10. The falling poverty levels in Latin America can be attributed to improved public policy. Latin American governments created conditional cash transfers (CCT), which substituted subsidies for money transfers for the poor who invested in human capital beginning in the late 1990s. As a result, child attendance in schools has risen and families have more food and more diversity in diets.

In 2010, the middle-class population exceeded the low-income population for the first time in the region. However, with one-fifth of the population still in poverty, there is much work to be done.

Ashley Leon

Photo: Flickr

Global poverty is nothing new, but some of its causes might be commonly overlooked or forgotten. Though there are many reasons for the manifestation of poverty, there are five largely important causes that need more attention from those who can make a difference.

1. Inadequate education is a highly agreed upon cause of poverty, both in first world nations as well as poverty stricken developing countries. Commonly, education quality differs between urban and rural areas, as well as between wealthy neighborhoods and poorer parts of cities. According to Project Partner of China, rural children are more likely to attend deteriorating school facilities and face insufficient materials. Meanwhile, urban children typically have outstanding educational experiences that allow them to prosper throughout their lives. Without a proper education, the cycle of poverty often continues. Children born into poverty have a difficult time receiving an education that will support them throughout life and pull them out of poverty.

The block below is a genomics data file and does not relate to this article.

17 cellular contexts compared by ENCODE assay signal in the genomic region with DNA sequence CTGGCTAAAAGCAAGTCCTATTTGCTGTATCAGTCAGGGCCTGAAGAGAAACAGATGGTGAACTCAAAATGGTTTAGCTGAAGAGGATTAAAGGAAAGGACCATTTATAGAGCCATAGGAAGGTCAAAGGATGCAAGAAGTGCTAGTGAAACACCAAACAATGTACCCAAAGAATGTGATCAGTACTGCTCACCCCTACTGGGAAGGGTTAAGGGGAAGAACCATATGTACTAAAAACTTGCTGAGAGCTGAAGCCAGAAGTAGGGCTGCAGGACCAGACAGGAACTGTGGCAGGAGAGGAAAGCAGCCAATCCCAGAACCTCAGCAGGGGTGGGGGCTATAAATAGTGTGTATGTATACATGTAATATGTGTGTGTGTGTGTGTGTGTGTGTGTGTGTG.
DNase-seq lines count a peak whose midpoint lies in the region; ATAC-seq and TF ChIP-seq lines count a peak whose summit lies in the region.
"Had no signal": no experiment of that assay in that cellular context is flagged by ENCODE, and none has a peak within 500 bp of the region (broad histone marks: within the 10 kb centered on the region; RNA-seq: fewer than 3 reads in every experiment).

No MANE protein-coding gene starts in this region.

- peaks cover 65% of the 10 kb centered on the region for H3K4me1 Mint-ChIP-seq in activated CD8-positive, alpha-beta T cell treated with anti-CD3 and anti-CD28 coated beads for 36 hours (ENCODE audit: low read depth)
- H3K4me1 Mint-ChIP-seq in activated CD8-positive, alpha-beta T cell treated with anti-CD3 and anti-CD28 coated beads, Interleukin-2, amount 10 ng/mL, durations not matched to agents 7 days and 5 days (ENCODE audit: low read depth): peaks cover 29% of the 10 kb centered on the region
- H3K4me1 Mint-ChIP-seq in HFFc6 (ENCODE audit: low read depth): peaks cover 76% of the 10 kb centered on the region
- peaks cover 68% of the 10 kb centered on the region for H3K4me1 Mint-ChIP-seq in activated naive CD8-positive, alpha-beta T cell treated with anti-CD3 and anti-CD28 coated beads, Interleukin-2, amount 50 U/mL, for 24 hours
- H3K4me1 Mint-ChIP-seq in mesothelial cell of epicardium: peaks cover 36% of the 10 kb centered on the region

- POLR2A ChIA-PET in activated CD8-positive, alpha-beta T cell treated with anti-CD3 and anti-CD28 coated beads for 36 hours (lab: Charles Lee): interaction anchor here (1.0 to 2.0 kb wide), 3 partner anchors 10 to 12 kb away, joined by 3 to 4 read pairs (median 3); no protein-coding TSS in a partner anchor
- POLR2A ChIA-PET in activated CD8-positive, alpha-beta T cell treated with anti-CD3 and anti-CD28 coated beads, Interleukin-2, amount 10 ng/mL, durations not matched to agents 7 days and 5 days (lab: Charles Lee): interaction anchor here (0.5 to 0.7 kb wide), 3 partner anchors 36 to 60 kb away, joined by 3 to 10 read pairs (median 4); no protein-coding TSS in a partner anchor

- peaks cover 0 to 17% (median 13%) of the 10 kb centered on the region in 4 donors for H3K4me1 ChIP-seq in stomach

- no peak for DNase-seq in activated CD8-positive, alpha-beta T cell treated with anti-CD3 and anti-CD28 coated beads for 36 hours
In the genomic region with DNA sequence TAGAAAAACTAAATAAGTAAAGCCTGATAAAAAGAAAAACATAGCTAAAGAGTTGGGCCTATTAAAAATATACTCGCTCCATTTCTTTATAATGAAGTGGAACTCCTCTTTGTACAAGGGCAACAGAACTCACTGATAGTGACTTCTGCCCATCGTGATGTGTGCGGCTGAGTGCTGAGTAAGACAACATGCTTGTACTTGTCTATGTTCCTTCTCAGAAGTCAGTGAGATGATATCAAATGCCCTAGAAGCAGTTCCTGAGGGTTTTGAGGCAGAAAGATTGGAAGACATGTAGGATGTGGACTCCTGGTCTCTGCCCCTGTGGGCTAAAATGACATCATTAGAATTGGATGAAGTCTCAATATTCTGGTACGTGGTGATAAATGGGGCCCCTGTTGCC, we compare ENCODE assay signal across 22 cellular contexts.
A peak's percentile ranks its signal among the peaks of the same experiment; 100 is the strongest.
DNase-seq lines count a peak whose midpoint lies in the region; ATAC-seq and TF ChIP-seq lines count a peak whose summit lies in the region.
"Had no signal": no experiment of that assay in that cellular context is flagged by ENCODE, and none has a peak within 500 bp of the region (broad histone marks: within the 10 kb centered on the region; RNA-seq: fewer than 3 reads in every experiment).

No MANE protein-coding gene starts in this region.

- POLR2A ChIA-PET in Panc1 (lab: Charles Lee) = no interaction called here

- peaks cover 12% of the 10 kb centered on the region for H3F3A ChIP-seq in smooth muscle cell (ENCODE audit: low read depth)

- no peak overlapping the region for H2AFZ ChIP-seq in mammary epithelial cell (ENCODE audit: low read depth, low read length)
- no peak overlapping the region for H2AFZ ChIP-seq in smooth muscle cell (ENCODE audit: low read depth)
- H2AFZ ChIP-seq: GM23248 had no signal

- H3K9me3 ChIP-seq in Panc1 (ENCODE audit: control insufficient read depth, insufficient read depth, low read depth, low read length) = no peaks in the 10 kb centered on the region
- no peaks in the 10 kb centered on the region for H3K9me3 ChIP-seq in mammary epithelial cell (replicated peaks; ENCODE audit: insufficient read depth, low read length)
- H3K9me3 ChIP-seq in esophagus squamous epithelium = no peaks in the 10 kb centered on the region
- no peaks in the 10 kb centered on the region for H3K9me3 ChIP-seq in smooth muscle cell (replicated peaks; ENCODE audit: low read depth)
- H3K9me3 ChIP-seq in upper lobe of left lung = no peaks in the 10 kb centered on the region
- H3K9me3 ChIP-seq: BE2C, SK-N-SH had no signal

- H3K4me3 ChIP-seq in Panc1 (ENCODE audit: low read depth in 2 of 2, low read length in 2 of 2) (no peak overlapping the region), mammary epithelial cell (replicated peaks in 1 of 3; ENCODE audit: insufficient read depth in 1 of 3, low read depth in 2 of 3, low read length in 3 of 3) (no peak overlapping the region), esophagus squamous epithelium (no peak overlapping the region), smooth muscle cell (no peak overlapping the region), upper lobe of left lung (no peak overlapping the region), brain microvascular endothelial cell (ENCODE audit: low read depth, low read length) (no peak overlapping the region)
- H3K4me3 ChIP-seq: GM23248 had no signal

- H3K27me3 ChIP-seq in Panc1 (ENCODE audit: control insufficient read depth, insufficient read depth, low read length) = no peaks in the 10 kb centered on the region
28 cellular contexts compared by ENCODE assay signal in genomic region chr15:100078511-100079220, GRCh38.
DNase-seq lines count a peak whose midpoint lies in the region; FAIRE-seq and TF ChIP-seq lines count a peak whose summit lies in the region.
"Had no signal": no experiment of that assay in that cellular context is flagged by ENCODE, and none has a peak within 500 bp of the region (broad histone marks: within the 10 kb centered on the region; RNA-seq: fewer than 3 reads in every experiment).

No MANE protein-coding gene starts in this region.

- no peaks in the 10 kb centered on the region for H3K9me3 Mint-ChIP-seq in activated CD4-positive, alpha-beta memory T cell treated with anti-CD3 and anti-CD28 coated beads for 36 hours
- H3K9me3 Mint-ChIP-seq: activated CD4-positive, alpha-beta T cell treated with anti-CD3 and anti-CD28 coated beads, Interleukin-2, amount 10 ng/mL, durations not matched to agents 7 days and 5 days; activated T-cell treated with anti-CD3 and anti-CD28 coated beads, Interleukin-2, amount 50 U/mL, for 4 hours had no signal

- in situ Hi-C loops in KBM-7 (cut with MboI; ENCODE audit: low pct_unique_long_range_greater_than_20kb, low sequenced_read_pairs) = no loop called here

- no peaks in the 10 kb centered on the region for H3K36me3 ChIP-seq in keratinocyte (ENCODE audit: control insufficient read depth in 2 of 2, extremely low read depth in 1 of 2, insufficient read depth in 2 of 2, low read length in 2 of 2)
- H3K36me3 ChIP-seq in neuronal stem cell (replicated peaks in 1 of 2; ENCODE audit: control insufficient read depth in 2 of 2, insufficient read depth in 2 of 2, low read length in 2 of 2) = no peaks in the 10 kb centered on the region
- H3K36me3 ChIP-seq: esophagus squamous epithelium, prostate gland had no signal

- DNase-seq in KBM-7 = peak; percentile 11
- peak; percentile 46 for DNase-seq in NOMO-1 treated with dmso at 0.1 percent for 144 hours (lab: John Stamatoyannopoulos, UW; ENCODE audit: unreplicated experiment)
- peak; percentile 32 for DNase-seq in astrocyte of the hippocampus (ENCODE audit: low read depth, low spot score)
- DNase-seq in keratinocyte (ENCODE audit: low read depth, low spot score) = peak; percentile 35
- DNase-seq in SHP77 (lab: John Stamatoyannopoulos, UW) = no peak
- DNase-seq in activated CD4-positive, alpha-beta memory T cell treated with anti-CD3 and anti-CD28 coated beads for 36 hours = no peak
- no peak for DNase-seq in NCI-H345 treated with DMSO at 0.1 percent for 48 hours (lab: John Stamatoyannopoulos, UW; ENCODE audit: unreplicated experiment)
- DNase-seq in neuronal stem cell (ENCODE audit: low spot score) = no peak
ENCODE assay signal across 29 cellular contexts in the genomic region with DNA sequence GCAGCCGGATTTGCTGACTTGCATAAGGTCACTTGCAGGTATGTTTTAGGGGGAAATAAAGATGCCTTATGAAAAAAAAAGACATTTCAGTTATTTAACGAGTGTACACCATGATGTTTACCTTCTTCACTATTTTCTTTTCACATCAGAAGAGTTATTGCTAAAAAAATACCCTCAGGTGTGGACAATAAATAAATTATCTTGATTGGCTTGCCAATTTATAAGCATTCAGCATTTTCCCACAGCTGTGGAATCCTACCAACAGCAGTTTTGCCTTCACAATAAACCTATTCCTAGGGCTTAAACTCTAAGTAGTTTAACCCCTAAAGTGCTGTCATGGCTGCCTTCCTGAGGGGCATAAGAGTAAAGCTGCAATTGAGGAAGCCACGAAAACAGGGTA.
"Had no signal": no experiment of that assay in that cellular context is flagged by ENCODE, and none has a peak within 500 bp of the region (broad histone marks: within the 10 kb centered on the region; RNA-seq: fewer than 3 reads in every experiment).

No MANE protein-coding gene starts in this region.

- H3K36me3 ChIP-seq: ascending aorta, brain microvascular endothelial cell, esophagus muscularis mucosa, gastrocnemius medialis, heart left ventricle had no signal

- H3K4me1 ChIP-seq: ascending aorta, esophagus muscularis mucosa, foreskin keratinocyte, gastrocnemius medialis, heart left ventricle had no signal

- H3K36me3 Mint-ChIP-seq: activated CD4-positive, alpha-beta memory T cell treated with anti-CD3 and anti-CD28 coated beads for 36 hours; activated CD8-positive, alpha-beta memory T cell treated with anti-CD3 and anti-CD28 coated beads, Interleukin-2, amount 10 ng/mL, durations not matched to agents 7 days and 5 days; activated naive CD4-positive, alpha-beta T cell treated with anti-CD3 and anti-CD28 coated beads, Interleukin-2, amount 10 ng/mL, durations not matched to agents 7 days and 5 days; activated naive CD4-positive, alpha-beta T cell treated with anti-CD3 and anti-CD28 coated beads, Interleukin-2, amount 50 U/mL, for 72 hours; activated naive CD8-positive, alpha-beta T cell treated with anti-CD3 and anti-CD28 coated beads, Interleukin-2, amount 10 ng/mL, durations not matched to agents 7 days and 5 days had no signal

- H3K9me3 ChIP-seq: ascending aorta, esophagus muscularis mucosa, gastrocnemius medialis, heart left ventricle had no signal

2. Healthcare access varies around the world, but in a majority of poverty stricken countries little to no healthcare is provided, especially to those in extreme poverty. Inverse care, where those better off have more access to healthcare but fewer needs for it, benefits the wealthy and worsens conditions for the poor. Global Issues reported that “2.2 million children died each year because they are not immunized” due to lack of healthcare.

3. Disease goes hand in hand with healthcare, or lack thereof, and that makes it all the more obvious why healthcare is critical. Diseases quickly spread through areas that lack proper health education and offer little healthcare. As these diseases spread, it becomes more difficult for families to take care of themselves, much less thrive. According to Global Issues, “40 million people are living with HIV/AIDS, [resulting in] 3 million deaths in 2004,” leaving 15 million children orphaned. Though HIV/AIDS causes an extremely high number of fatalities, there are 350-500 million cases of malaria each year, with 1 million of those ending fatally. Notably, 90 percent of deaths from malaria are found in Africa alone. While prevention is desirable, a cure is needed to truly make a lasting difference.

4. Dependency is possibly the most overlooked issue on this list. Dependency is often associated with laziness or the concept that those dependent cannot support themselves, but it goes much deeper than that. First-world countries have created a system that keeps poverty riddled countries from being able to provide for themselves. That, however, does not mean the system was intended to push third-world countries further into poverty. Rather, the truck loads of secondhand items that are continuously shipped into third-world countries have crippled their industries, and thus made them dependent on aid. By investing in these countries to help them rebuild an economy that can flourish, more developed countries will no longer be handing them momentary help, but making a lasting impact on their livelihood.